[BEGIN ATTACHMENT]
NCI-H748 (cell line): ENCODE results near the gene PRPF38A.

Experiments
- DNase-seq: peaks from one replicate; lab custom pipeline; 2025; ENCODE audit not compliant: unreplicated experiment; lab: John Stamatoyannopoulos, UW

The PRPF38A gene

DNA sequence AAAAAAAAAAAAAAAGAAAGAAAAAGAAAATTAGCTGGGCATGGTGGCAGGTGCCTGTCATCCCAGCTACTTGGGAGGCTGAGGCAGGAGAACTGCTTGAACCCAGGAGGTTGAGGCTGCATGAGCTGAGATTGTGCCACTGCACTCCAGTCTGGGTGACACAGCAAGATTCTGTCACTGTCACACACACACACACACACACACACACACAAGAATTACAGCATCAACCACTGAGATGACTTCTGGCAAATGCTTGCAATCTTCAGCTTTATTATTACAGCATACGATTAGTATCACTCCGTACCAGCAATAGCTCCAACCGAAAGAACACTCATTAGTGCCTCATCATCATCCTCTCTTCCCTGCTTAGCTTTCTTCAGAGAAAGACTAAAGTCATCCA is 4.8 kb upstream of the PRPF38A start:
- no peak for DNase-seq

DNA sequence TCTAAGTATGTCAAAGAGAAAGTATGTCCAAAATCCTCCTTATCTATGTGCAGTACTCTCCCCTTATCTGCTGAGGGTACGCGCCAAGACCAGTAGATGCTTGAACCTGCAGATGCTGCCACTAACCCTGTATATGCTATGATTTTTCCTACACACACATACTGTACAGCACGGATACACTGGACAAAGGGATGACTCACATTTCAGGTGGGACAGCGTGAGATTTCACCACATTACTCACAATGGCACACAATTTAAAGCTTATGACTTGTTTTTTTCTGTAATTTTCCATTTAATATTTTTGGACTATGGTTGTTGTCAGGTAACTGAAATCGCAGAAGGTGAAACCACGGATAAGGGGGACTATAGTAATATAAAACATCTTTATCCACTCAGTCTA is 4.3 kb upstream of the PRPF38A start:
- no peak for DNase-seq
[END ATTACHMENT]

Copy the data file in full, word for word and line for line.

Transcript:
NCI-H748 (cell line): ENCODE results near the gene PRPF38A.

Experiments
- DNase-seq: peaks from one replicate; lab custom pipeline; 2025; ENCODE audit not compliant: unreplicated experiment; lab: John Stamatoyannopoulos, UW

The PRPF38A gene

DNA sequence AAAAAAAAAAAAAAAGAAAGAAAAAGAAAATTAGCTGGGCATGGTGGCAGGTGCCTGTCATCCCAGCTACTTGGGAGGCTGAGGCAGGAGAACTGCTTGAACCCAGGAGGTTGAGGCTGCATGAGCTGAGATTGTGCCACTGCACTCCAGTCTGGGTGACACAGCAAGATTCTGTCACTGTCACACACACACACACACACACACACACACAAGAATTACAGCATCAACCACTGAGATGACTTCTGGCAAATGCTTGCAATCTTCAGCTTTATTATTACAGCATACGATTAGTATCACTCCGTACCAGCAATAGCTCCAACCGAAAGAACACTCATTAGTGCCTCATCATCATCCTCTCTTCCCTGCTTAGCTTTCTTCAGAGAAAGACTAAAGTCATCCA is 4.8 kb upstream of the PRPF38A start:
- no peak for DNase-seq

DNA sequence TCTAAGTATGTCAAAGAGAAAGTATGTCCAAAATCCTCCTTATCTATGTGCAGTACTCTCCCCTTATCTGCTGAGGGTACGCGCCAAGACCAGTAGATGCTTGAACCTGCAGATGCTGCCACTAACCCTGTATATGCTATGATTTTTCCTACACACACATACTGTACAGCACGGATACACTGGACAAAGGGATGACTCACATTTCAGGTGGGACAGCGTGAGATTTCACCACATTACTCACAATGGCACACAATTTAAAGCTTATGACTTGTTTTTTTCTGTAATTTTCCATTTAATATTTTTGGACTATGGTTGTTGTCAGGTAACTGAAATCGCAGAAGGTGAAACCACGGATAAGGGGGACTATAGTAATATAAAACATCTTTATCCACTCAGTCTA is 4.3 kb upstream of the PRPF38A start:
- no peak for DNase-seq